Therefore, your house should have adequate humidity besides watering for a happy ZZ plant.
How To Fix Low Humidity:
- If you want to increase humidity in the house, you should regularly mist your plants. You could spray the plants with water, although this method only provides temporary solutions.
- The long-term solution could include incorporating a humidifier in your house. Fortunately, this method will benefit you and your plants.
- Alternatively, you could use a pebble tray with water to increase the amount of moisture in the house through evaporation. You can add gravel to the pebbles and keep your ZZ plant on top. This method helps with regular watering to supplement lost moisture without the risk of overwatering.
4- Direct Sunlight And Extreme Temperatures
ZZ plants love low light to aid in photosynthesis and energy generation. Therefore, direct sunlight is a no-no for them because it causes sunburn on the plant’s fragile leaves.
If you place the ZZ plants in the unguarded west or east-facing window, they will be hit by the scorching heat from the sun, contributing to browning leaves. The intense ultraviolet rays from the sun are not healthy for your indoor ZZ plant.
Additionally, extreme heat from the oven, desktop CPU, or other machines can cause your ZZ plant leaves to turn brown.
How To Fix The Problem:
- Since you know ZZ plants grow well with indirect light, you want to remove your plant pot from direct sunlight to a shady place where they can only access indirect light.
- You can also keep them in a dark room and use mirrors at the window to reflect indirect light to the plant’s leaves. And if you worry that part of the plant is not receiving enough sunlight, regularly rotate them so that the whole plant is well-cared for.
- Furthermore, ensure heat emitting machines are kept away from the plant to avoid unnecessary burns.
5- Transplantation Shock
ZZ plants often grow slowly, but eventually, they will outgrow their original home, hence the need for transplanting to a suitable pot.
However, the repotting process may result in plant shock and curling leaves, while in some instances, the leaves turn brown and die. This often happens if the replanting process is incorrectly done.
How To Fix Or Prevent Transplantation Shock:
Transplant your ZZ plant during the winter or spring seasons when the weather is favorable and less water is lost through transpiration. Transplanting during summer can be harsh on the plant, contributing to browning leaves.
The following steps will help you avoid excessive plant shock.
- Before transplanting, ensure you have the right pot size with a sound drainage system.
- Exercise care when removing the plant from its original home to avoid damage. You can use a gardening fork to dig the soil and lift the ZZ plant by the base to its new home.
- Prune any rotten or unhealthy roots.
- Replant and water slowly, but avoid overwatering.
- Bring the plant to the initial location to continue receiving the same light, humidity, and temperature.
- Cut off drying leaves and allow them to grow new ones.
Check out the video on how to properly transplant a ZZ plant.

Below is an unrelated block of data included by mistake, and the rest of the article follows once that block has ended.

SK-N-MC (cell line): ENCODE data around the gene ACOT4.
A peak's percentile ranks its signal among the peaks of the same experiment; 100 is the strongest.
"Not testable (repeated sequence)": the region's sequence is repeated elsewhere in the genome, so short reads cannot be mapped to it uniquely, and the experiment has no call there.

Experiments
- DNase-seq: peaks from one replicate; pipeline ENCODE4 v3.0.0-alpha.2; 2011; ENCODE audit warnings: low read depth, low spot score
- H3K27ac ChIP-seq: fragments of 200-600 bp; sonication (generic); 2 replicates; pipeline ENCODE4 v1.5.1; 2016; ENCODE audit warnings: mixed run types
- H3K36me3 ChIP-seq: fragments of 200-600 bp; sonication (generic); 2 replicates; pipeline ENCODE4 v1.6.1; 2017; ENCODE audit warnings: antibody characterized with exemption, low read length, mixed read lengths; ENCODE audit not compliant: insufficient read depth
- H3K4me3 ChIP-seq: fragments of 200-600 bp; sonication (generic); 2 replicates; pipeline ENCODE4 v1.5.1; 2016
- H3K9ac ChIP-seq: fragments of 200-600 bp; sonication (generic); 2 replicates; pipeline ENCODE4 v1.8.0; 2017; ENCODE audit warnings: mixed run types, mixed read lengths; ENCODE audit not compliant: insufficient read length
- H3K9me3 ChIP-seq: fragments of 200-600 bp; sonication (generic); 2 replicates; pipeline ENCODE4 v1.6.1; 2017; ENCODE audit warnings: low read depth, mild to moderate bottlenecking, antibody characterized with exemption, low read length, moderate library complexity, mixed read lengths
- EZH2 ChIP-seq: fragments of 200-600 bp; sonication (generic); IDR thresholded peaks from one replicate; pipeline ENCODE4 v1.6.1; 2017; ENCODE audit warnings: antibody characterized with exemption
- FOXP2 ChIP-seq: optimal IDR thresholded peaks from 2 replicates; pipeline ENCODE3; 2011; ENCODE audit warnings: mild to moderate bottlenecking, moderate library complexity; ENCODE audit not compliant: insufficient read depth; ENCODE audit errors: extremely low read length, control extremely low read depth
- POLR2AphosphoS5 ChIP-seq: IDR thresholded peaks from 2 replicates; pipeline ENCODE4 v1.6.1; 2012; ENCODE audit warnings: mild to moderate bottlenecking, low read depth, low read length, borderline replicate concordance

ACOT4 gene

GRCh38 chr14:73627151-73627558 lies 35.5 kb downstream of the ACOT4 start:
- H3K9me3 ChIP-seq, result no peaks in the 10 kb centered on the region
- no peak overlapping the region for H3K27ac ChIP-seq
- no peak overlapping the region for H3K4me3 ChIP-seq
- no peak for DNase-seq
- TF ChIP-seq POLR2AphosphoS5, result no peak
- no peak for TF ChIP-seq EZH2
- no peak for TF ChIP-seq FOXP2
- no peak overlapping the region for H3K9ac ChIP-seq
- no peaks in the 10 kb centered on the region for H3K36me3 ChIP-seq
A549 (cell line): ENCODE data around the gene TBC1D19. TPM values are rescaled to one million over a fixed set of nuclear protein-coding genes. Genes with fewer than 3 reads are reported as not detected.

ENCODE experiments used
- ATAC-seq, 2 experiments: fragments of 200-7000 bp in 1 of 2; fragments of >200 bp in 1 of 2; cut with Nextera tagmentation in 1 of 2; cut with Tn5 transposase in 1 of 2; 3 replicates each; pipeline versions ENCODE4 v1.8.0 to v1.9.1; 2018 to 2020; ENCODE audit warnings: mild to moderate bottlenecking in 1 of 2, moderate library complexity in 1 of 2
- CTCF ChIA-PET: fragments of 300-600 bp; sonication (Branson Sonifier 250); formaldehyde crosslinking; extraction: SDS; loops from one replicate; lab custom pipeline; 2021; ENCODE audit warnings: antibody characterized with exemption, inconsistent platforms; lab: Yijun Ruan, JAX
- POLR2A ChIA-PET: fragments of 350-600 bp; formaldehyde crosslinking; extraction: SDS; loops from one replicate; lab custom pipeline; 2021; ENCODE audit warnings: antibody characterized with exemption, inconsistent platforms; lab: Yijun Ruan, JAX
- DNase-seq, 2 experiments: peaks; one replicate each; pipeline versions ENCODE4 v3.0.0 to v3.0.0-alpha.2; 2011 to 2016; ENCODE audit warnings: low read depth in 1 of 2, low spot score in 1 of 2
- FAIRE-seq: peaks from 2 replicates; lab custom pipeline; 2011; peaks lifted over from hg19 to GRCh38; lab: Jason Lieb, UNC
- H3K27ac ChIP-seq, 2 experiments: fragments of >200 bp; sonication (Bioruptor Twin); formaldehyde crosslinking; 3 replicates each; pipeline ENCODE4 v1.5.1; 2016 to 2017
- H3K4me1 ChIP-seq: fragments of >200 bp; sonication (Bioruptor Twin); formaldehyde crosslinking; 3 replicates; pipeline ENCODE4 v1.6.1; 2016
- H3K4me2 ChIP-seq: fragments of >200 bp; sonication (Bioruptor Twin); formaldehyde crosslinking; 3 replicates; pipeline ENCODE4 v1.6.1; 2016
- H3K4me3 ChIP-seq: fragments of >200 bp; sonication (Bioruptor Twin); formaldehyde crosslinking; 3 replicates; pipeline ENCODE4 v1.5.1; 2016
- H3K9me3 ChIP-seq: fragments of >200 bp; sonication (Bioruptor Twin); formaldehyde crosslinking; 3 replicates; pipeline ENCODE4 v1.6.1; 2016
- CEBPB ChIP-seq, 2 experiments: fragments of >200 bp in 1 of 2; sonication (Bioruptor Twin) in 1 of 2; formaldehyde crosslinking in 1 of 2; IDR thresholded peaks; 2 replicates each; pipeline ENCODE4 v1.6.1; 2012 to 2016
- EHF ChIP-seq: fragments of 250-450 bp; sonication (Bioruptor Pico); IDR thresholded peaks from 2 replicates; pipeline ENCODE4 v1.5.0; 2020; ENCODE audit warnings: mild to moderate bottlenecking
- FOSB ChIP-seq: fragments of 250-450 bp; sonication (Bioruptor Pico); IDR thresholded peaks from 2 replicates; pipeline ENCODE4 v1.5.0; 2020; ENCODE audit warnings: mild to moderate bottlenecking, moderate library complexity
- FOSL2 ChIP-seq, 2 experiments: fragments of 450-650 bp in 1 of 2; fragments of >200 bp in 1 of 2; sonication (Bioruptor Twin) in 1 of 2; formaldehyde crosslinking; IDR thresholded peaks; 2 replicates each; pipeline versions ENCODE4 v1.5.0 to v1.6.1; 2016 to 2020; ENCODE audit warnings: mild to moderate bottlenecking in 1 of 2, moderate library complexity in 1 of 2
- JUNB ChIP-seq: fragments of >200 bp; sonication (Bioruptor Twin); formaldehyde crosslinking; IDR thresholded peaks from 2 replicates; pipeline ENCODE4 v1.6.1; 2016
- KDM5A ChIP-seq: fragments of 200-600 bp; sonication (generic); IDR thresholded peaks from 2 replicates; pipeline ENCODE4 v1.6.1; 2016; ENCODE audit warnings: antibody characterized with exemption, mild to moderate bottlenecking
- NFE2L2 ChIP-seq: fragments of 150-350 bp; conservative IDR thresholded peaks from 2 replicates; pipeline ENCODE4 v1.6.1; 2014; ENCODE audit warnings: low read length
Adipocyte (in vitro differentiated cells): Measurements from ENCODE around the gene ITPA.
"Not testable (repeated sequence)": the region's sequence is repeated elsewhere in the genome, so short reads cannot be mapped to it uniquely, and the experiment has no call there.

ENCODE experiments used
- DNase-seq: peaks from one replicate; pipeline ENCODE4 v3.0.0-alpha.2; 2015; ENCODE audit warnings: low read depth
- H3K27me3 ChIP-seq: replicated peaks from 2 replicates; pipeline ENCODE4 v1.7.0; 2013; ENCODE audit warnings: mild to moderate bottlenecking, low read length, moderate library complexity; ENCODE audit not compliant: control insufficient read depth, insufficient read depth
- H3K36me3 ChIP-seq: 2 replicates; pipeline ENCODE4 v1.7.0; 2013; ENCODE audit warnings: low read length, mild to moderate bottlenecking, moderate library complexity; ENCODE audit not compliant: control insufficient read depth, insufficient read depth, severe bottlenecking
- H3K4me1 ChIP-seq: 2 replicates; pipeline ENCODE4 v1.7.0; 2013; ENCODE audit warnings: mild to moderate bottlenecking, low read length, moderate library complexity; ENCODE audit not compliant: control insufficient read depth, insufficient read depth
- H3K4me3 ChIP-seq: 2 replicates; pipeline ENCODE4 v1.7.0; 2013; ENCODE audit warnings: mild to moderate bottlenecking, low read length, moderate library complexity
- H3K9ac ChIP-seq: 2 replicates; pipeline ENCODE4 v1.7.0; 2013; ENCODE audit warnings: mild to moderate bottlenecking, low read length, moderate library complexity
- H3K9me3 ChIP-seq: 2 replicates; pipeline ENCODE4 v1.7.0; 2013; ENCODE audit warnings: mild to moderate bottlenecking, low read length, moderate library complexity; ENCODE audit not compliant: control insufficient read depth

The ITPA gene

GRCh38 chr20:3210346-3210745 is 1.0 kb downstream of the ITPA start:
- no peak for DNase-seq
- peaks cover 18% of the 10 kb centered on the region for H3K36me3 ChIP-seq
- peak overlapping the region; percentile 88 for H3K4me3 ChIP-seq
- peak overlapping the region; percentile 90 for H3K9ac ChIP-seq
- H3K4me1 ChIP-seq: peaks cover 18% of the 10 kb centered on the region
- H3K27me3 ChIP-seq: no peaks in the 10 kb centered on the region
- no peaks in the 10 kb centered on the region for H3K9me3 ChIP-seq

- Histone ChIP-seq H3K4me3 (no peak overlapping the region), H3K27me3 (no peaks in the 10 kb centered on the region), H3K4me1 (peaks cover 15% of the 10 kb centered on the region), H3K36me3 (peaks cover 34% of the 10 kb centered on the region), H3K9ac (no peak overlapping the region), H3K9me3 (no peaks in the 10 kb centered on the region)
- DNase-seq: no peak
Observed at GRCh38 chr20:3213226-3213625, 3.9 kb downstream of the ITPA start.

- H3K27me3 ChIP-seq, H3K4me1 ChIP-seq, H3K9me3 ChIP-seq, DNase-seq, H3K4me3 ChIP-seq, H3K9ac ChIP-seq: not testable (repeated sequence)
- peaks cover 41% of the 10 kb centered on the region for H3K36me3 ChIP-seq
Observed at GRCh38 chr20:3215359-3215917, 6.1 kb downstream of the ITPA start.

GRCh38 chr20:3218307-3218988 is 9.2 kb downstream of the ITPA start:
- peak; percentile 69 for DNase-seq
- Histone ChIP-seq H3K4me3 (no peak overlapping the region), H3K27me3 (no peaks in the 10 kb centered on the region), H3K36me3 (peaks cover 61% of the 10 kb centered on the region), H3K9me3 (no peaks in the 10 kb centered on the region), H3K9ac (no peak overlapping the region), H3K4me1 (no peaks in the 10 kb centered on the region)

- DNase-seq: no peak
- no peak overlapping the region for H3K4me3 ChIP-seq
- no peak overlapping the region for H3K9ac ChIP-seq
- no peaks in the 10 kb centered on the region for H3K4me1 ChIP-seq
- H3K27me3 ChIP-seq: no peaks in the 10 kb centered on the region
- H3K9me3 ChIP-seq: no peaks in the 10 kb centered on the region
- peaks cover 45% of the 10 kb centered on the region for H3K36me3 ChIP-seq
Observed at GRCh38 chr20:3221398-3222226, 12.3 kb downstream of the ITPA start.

6- Nutrient Deficiency
Did you know that plants also suffer from malnutrition with visible signs? If your ZZ plant is not getting essential nutrients, it will show in the browning leaves. Your plants need micro and macronutrients to grow their pretty admirable leaves.
Nutrient deficiency is often seen in the distortion and discoloration of the ZZs foliage. You will also notice stunted growth, signifying that the plant needs food.
How To Fix Nutrients Deficiency Problem:
- Sometimes malnutrition results from improper watering, so ensure your ZZ plant is correctly watered since moisture helps with nutrient absorption.
- You could also examine the soil’s pH value using a pH meter. If the soil pH is not within 6.0-7.0, it could affect nutrient absorption.
- You should also ensure the soil temperature is optimum for ideal nutrient uptake.
How Often Should ZZ Be Watered?
It is generally recommended to water a ZZ Plant every 2 to 3 weeks. However, ensure you allow the soil to dry out between waterings. Increase your watering frequency in brighter light and water less often in lower light.
Common signs that ZZ Plant is thirsty are
- wilting wrinkled leaves
- and dry potting mix.
In contrast, wet mix, yellowing, and mushy leaves are common overwatering and root rot signals. Dropping leaves can also be an overwatering sign. Hold off on watering and pruning your plant. Once the soil is fully dry through the pot, your plant is ready for a drink.
So, how do you know if your ZZ plant is getting too much light? Signs that your ZZ plant is getting too much light include ZZ plants’ leaves curling, ZZ plants’ leaves leaning away from the light, or ZZ plants’ leaves showing signs of yellowing. I suggest you add some shade or move your ZZ plant away from the light source.
ZZ plant leaves turning brown can be caused by various factors such as improper watering, nutrient deficiency, wrong pot size, transplant shock, poor water quality, and low humidity.
However, you can take practical steps to help your plant gain health and luxuriant leaves for a beautiful home. Sometimes it takes hard work, but the result will be worth it.